On September 15, 1977, the Commission’s Executive Committee considered whether or not the MTC should file an amicus brief at the request of the taxpayer in the appeal of Moorman Mfg. Co. v. Bair from the Iowa Supreme Court to the U.S. Supreme Court. Some members of the committee “considered it important to encourage the U. S. Supreme Court’s hearing of the case and that the MTC be consistent in seeking uniformity among state taxing statutes and, particularly, to oppose the drastically inequitable results which the single factor formula produces when only one state is using that formula.” The Commission’s executive director was concerned about directly opposing a state in litigation. The committee voted to file a brief encouraging the court to grant certiorari without getting into the merits of the case — the MTC’s argument was one paragraph long simply encouraging the Supreme Court to hear the case. The Supreme Court did decide to hear the case, and ultimately, the MTC filed an amicus brief on the merits in support of neither party, but encouraging the court, if it struck down the single-factor formula, to adopt UDITPA as the constitutional standard to resolve multiple or discriminatory tax burden questions under the commerce clause.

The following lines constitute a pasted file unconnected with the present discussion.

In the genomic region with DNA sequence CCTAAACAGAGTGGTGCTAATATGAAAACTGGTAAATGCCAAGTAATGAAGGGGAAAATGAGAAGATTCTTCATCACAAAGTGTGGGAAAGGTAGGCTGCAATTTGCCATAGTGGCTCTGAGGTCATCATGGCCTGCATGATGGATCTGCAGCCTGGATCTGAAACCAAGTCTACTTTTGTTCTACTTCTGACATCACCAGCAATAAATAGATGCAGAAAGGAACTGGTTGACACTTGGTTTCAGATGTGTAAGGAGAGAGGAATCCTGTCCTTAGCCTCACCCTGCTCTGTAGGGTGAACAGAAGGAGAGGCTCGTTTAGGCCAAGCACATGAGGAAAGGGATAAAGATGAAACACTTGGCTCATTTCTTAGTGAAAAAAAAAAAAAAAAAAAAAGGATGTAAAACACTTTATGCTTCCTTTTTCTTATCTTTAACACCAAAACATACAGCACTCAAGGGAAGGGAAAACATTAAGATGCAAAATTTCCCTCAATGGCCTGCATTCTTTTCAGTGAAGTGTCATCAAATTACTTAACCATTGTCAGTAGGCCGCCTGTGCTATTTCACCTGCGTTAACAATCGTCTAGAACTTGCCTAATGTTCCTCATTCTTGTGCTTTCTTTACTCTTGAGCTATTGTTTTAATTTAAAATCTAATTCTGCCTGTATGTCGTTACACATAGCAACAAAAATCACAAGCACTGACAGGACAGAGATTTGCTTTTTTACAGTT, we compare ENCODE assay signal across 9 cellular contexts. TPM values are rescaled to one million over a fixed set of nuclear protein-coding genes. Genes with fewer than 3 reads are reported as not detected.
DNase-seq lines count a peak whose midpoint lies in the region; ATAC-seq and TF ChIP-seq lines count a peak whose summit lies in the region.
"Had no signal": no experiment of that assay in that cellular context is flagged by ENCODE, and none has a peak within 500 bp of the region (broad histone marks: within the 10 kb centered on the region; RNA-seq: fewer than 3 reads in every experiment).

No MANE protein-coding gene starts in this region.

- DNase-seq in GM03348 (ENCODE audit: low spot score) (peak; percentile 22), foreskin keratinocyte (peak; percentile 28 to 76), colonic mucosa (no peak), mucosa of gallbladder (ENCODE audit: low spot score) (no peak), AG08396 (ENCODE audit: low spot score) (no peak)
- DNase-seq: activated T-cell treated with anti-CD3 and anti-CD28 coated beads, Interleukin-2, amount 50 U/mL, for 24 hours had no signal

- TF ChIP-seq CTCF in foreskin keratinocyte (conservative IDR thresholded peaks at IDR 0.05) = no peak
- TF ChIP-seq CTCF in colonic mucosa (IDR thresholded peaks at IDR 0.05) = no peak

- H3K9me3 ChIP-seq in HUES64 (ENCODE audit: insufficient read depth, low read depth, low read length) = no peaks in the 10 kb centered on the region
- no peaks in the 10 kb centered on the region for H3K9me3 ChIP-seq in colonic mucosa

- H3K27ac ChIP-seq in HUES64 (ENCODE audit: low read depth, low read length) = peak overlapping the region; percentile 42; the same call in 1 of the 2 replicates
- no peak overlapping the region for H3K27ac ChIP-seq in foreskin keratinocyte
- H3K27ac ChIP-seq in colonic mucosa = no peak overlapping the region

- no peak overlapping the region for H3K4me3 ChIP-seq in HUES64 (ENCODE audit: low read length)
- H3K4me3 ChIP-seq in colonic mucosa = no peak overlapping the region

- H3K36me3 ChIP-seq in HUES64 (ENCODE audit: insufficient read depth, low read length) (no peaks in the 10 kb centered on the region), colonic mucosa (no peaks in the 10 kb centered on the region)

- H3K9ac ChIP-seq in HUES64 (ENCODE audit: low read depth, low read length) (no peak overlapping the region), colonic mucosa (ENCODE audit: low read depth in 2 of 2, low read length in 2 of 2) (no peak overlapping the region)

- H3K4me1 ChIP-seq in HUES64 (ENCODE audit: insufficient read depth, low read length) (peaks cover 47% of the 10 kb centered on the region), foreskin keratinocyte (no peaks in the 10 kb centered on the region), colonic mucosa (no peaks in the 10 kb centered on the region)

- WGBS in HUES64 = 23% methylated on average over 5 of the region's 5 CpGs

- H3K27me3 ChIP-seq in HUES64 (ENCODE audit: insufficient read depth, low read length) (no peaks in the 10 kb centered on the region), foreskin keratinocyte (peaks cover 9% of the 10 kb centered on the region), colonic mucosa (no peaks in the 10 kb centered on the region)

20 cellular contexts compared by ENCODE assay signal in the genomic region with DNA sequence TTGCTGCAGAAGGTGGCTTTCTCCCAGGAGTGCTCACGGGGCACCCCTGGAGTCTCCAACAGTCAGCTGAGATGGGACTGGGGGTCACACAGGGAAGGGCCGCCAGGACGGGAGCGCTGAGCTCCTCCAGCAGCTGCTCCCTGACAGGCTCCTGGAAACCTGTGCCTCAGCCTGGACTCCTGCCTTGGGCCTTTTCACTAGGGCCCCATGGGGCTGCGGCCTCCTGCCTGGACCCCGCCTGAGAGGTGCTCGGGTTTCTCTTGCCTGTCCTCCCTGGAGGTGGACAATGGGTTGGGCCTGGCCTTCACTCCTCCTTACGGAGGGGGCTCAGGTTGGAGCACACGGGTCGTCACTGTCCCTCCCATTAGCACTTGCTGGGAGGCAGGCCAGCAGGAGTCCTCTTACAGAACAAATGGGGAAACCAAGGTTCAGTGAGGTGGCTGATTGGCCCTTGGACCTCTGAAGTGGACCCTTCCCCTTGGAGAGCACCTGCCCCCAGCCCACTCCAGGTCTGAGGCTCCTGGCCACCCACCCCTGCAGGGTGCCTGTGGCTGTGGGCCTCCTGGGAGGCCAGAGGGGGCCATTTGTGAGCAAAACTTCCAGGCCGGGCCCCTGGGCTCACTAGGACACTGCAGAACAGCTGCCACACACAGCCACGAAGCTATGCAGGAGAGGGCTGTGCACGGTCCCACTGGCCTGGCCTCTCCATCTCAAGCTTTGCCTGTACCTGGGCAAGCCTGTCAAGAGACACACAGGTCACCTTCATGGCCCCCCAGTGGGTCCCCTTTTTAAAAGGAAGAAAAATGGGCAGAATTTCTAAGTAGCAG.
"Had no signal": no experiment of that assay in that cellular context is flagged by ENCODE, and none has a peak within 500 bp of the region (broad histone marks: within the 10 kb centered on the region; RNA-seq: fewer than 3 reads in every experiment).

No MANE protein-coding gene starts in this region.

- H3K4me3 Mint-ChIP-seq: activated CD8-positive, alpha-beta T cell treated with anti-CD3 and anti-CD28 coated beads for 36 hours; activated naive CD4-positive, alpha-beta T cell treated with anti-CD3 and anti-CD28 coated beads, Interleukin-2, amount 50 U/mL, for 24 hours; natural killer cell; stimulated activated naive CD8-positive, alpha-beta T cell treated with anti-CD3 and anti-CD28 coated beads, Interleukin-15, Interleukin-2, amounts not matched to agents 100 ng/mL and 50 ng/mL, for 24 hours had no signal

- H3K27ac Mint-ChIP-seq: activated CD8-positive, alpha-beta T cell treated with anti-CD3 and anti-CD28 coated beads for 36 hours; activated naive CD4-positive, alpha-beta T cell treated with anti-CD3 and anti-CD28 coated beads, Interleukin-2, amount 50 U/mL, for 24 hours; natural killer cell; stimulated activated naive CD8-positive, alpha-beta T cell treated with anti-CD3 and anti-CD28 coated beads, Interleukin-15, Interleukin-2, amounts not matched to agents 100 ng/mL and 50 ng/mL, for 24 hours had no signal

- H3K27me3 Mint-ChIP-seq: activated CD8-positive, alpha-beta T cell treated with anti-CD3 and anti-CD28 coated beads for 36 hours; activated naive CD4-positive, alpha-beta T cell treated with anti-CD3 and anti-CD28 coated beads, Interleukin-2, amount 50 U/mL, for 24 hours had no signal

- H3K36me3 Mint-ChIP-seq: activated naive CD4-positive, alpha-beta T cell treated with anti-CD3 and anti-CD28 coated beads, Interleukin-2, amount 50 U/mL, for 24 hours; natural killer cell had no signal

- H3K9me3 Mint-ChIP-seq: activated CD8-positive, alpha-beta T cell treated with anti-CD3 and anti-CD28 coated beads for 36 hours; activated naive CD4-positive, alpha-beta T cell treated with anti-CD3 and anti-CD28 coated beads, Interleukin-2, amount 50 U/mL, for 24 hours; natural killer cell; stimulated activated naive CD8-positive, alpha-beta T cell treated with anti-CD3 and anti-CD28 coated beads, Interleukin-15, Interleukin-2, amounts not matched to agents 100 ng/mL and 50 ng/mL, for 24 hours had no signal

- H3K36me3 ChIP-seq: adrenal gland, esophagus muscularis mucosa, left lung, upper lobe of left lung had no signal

On February 21, 1978, the U.S. Supreme Court upheld the validity of the Multistate Tax Compact as a voluntary association among the states in the United States Steel Corp. v. Multistate Tax Commission case. The decision was the culmination of a multi-year effort by large, interstate corporations and the Committee On State Taxation (COST) to destroy the nascent MTC. In the face of the MTC’s efforts to conduct joint, multistate audits, large companies had challenged the constitutionality of the Compact on four grounds. Their claims: (1) the Compact, never having received the consent of Congress, is invalid under the Compact Clause; (2) it unreasonably burdens interstate commerce; (3) it violates the rights of multistate taxpayers under the Fourteenth Amendment; and (4) its audit provisions violate the Fourth and Fourteenth Amendments. But the U.S. Supreme Court rejected all of these claims, vindicating the MTC as intergovernmental state tax agency in general, and its multistate joint audit program in particular.
At a March 16 Executive Committee meeting in 1979, members considered a memo from MTC Audit Manager Storm Allman reporting that he had been examining the potential of “some form of data collection device (mechanical) to be used in connection with a data processing application” that he hoped would improve the efficiency of sales and use tax audits. This early discussion highlights the ongoing effort to make the MTC joint audit program more efficient through the use of technology.